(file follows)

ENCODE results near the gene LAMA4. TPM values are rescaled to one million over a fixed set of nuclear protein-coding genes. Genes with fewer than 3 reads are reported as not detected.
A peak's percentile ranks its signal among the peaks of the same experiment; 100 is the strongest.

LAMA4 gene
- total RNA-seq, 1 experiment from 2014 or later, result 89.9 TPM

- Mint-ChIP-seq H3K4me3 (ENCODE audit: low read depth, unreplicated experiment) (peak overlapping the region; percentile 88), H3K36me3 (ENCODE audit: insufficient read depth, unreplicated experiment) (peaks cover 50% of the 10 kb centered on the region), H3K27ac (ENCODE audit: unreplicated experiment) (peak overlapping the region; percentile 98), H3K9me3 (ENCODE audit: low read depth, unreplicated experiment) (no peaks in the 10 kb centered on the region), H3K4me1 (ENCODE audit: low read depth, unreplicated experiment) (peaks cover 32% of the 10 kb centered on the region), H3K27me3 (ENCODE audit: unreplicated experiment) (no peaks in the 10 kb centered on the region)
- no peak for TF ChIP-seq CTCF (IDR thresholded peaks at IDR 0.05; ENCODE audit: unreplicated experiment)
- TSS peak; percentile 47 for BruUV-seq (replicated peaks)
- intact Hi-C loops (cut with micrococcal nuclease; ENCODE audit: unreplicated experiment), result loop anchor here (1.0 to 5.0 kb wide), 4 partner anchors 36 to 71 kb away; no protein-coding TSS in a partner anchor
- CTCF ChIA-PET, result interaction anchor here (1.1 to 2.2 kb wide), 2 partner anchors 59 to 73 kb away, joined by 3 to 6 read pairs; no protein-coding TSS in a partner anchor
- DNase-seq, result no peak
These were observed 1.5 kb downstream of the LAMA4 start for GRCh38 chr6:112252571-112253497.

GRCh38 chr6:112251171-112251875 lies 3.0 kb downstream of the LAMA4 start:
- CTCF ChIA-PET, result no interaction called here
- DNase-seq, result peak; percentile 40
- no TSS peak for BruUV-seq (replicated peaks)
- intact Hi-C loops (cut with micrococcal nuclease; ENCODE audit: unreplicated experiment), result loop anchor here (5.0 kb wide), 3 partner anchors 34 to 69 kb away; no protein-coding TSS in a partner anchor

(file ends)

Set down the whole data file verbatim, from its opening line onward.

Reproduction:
ENCODE results near the gene LAMA4. TPM values are rescaled to one million over a fixed set of nuclear protein-coding genes. Genes with fewer than 3 reads are reported as not detected.
A peak's percentile ranks its signal among the peaks of the same experiment; 100 is the strongest.

LAMA4 gene
- total RNA-seq, 1 experiment from 2014 or later, result 89.9 TPM

- Mint-ChIP-seq H3K4me3 (ENCODE audit: low read depth, unreplicated experiment) (peak overlapping the region; percentile 88), H3K36me3 (ENCODE audit: insufficient read depth, unreplicated experiment) (peaks cover 50% of the 10 kb centered on the region), H3K27ac (ENCODE audit: unreplicated experiment) (peak overlapping the region; percentile 98), H3K9me3 (ENCODE audit: low read depth, unreplicated experiment) (no peaks in the 10 kb centered on the region), H3K4me1 (ENCODE audit: low read depth, unreplicated experiment) (peaks cover 32% of the 10 kb centered on the region), H3K27me3 (ENCODE audit: unreplicated experiment) (no peaks in the 10 kb centered on the region)
- no peak for TF ChIP-seq CTCF (IDR thresholded peaks at IDR 0.05; ENCODE audit: unreplicated experiment)
- TSS peak; percentile 47 for BruUV-seq (replicated peaks)
- intact Hi-C loops (cut with micrococcal nuclease; ENCODE audit: unreplicated experiment), result loop anchor here (1.0 to 5.0 kb wide), 4 partner anchors 36 to 71 kb away; no protein-coding TSS in a partner anchor
- CTCF ChIA-PET, result interaction anchor here (1.1 to 2.2 kb wide), 2 partner anchors 59 to 73 kb away, joined by 3 to 6 read pairs; no protein-coding TSS in a partner anchor
- DNase-seq, result no peak
These were observed 1.5 kb downstream of the LAMA4 start for GRCh38 chr6:112252571-112253497.

GRCh38 chr6:112251171-112251875 lies 3.0 kb downstream of the LAMA4 start:
- CTCF ChIA-PET, result no interaction called here
- DNase-seq, result peak; percentile 40
- no TSS peak for BruUV-seq (replicated peaks)
- intact Hi-C loops (cut with micrococcal nuclease; ENCODE audit: unreplicated experiment), result loop anchor here (5.0 kb wide), 3 partner anchors 34 to 69 kb away; no protein-coding TSS in a partner anchor